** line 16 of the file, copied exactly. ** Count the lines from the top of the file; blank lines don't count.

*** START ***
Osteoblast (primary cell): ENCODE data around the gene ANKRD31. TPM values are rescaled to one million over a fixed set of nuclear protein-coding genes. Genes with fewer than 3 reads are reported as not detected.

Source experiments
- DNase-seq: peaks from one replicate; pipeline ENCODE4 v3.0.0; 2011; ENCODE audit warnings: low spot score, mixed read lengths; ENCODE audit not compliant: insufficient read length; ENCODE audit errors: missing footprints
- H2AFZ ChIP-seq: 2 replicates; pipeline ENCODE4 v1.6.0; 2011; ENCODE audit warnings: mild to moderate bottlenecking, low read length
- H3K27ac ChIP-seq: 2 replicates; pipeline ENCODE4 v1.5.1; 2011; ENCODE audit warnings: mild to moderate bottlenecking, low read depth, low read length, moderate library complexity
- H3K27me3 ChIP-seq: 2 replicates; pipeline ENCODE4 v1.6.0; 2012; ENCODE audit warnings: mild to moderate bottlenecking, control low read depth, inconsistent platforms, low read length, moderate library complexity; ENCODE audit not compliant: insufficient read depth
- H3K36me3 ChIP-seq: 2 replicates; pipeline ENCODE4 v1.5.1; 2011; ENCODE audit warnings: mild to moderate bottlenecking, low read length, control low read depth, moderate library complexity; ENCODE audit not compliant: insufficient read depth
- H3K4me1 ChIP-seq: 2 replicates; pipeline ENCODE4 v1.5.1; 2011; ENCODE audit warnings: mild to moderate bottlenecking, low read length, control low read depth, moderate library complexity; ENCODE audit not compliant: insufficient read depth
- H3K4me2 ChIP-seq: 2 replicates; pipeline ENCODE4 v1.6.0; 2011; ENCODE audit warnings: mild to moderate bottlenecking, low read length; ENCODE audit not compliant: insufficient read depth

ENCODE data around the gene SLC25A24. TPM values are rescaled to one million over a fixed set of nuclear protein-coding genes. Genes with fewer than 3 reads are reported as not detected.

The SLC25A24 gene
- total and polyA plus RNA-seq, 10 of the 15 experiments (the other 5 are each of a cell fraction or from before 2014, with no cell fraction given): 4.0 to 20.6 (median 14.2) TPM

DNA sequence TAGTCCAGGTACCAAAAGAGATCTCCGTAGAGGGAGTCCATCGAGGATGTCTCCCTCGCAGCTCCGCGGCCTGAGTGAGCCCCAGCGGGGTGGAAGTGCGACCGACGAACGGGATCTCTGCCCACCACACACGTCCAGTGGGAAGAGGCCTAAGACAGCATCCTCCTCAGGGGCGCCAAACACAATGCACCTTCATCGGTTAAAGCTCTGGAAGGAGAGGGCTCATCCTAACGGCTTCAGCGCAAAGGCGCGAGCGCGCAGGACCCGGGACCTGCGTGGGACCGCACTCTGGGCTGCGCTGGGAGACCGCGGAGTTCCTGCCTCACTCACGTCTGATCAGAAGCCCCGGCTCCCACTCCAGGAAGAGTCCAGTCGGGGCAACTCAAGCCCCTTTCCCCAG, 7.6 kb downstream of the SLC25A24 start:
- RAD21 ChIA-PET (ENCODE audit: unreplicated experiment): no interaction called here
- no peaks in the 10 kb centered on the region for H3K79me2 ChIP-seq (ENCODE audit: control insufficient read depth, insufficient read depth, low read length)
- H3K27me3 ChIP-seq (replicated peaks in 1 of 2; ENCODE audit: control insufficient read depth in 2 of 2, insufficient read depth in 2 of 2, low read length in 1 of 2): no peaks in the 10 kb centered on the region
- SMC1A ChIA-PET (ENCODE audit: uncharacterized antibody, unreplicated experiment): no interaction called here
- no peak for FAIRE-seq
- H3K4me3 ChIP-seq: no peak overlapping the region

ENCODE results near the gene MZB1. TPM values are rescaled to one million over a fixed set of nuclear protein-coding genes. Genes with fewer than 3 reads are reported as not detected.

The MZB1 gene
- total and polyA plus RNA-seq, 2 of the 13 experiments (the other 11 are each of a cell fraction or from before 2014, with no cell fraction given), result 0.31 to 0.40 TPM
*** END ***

- H3K27me3 ChIP-seq (replicated peaks in 1 of 2; ENCODE audit: control insufficient read depth in 2 of 2, insufficient read depth in 2 of 2, low read length in 1 of 2): no peaks in the 10 kb centered on the region